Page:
Upper Level Writing Requirement
To reinforce and expand the skills learned in the required 1-L Legal Research and Writing Course and to develop the techniques necessary for in-depth analysis and organization of a large body of material, a student is required to produce and submit, prior to graduation, an original work of acceptable professional quality involving a significant exploration of a single major topic in compliance with the provisions set forth below. This requirement must be satisfied for full-time day division students during the final four (4) semesters prior to graduation including summer sessions and for evening and part-time day division students during the final six (6) semesters prior to graduation including the summer sessions.
- Each student at the Law School must successfully complete at least one rigorous faculty-supervised upper-level writing project [hereinafter, project] for award of the Juris Doctor degree.
- This project must be supervised, reviewed, and approved by a full-time Law School faculty member or by another faculty member who has been approved in advance for this purpose by the Associate Dean of Academic Affairs [hereinafter, supervising faculty member].
- To be eligible for review and approval, a project must total at least 7500 words (including citations and any endnotes or footnotes) and must be in a format prescribed by the faculty member supervising the project.
a. The project, if done as part of a course, may be one single paper, or a series of papers, which are described in the Syllabus or Course Materials prepared by the faculty member and approved by the Upper-Level Writing Requirement Committee for these purposes.
i. A project may be a scholarly research paper, a series of practice-related documents, or other papers which are of the types prepared by practicing attorneys, judeges, or academicians.
ii. The faculty member and student must meet at least twice to discuss the progress of the project if the project consists of one paper, and there must be at least two drafts of significant portions of the paper which are reviewed by the professor. Significant portions of a single-paper project must be reviewed at least twice by the faculty member and then revised by the student prior to the end of the project.
iii. If the project consists of a series of papers, then each of those papers must be reviewed by the faculty member and revised by the student in accordance with the review provided by the faculty member.
iv. A project must include substantial original content by the student; it may not be comprised solely of descriptive content.
v. A project may not be the result of collaborative work with another student or law-trained person other than the professor.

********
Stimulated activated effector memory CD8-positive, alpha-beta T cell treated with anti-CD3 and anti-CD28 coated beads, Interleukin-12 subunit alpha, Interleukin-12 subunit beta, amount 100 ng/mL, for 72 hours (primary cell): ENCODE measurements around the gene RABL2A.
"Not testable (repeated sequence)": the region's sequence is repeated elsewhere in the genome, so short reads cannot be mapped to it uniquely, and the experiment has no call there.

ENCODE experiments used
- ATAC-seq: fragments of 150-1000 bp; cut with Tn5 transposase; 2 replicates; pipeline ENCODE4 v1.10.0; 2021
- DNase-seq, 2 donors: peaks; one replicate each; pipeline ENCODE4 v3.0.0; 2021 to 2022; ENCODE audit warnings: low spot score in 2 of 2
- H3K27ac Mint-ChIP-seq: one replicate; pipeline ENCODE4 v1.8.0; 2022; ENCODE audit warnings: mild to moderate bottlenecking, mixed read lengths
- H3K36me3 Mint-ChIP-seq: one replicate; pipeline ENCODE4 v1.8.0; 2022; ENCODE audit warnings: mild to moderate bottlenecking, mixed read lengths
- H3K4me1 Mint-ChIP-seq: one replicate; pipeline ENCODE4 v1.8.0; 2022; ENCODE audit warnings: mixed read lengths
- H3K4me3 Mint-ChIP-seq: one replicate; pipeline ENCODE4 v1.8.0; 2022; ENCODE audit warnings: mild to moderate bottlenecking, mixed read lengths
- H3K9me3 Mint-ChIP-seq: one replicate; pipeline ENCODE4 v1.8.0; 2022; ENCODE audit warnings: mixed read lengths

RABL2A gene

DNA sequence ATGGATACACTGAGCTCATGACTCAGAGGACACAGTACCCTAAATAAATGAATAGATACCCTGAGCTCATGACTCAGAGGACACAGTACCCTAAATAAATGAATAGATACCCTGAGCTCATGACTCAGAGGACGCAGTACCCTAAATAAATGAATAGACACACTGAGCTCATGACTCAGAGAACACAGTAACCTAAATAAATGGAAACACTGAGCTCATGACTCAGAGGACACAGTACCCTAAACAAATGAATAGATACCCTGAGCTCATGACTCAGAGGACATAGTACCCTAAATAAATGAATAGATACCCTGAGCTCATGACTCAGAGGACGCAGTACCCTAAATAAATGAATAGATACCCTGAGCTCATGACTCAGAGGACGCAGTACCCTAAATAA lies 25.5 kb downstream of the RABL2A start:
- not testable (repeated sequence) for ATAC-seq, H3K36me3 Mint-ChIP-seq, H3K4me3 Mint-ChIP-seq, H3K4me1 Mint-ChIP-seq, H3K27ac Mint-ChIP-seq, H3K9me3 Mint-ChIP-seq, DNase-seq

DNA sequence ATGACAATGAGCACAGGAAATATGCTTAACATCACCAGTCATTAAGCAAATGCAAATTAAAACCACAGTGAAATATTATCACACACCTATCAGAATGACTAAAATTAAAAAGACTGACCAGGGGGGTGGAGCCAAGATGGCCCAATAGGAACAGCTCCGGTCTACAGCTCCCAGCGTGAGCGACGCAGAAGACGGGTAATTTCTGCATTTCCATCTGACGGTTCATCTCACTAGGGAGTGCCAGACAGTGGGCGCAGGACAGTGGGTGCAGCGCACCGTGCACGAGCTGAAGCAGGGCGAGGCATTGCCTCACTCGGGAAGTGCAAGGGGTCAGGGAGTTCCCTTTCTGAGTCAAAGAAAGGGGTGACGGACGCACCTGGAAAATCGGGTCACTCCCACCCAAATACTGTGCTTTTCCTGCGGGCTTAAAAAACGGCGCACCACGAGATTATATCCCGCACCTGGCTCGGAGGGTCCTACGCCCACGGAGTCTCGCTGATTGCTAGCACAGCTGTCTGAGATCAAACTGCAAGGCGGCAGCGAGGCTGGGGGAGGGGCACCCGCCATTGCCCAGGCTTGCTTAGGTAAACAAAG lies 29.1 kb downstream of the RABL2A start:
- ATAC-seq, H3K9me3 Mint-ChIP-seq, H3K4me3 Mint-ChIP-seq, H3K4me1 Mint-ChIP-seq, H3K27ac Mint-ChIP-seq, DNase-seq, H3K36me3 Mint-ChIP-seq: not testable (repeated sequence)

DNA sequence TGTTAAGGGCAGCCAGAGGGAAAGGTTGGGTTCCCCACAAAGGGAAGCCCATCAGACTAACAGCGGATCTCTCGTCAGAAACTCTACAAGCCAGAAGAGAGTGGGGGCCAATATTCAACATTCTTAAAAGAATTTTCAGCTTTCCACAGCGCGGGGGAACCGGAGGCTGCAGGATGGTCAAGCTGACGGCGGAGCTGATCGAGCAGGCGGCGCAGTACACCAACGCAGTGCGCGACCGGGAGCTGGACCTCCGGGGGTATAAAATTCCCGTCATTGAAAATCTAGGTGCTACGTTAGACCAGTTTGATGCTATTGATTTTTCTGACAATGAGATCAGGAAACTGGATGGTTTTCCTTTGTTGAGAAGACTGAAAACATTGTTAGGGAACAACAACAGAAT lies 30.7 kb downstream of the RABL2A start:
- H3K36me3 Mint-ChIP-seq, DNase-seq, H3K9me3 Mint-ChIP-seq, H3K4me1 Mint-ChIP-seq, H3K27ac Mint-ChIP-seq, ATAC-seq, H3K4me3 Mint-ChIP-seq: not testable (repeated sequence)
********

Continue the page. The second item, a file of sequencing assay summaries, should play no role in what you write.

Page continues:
vi. A project must be completed within a semester.
b. If done in conjunction with a Law School publication for which the faculty has approved a student receiving academic credit [hereinafter, journal], then a project must comply independently with any applicable requirements of the journal's bylaws and editors.
i. Each journal project must be reviewed at least twice, in whole or in part, by the faculty member before the project is finished, and then revised by the student prior to the end of the project. The review shall be conducted of at least a detailed outline of the project and a final draft of the project, but the nature and extent of the reviews are within the discretion of the supervising faculty member.
ii. A student who is working on a journal project with a supervising faculty member must mee twith the supervising faculty member at least twice to discuss the progress of drafts of the project before it is finished; the student and supervising faculty member should schedule such drafts and meetings to coordinate with the journal's requirements for submission of intermediate and final drafts of the journal paper.
iii. A journal project must include substantial original work by the student; it may not be comprised solely of descriptive content.
iv. A written description of the faculty member's requirements and the student's agreement with those requirements must be filed with the journal before the project is begun.
v. A journal project may be completed after one- or two-semesters, in compliance with the journal's requirements for the timing of student work.
- To approve a project as successfully completed, a supervising faculty member must certify to the Registrar that the project has met the following requirements:
a. The project is of sufficient length and was completed in a timely manner, and
b. The paper demonstrates the type of high quality writing that would be expected of a new associate in a law firm or similar position in which the faculty member was a supervising attorney; the analogous level of quality corresponds to a grade of at least "C" on the law school grading scale.
- A project done for a course or other credit-granting co-curricular activity may not also be used to satisfy the "Skills Requirement" for the Juris Doctor degree.
- There shall be no appeal from any decisions about a project made by a supervising faculty member, unless there has been a ministerial error made by the supervising faculty member; any such appeal shall go to the Academic Status Committee and be treated in the same manner as an error in submission of a final grade.
- An electronic and/or paper copy of each Project must be filed with the Registrar by the student and supervising faculty member by the end of the exam period for the semester, in a form and manner prescribed by the Registrar, attesting to the compliance of the paper with these requirements.